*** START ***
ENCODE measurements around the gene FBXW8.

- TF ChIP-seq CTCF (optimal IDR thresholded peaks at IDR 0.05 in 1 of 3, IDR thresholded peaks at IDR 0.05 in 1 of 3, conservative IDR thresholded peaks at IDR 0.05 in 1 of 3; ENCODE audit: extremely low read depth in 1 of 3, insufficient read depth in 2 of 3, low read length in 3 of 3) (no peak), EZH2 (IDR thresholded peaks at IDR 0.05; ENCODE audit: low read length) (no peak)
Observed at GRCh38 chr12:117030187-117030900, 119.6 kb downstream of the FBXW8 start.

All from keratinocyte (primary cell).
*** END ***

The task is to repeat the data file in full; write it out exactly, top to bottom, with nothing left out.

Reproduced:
ENCODE measurements around the gene FBXW8.

- TF ChIP-seq CTCF (optimal IDR thresholded peaks at IDR 0.05 in 1 of 3, IDR thresholded peaks at IDR 0.05 in 1 of 3, conservative IDR thresholded peaks at IDR 0.05 in 1 of 3; ENCODE audit: extremely low read depth in 1 of 3, insufficient read depth in 2 of 3, low read length in 3 of 3) (no peak), EZH2 (IDR thresholded peaks at IDR 0.05; ENCODE audit: low read length) (no peak)
Observed at GRCh38 chr12:117030187-117030900, 119.6 kb downstream of the FBXW8 start.

All from keratinocyte (primary cell).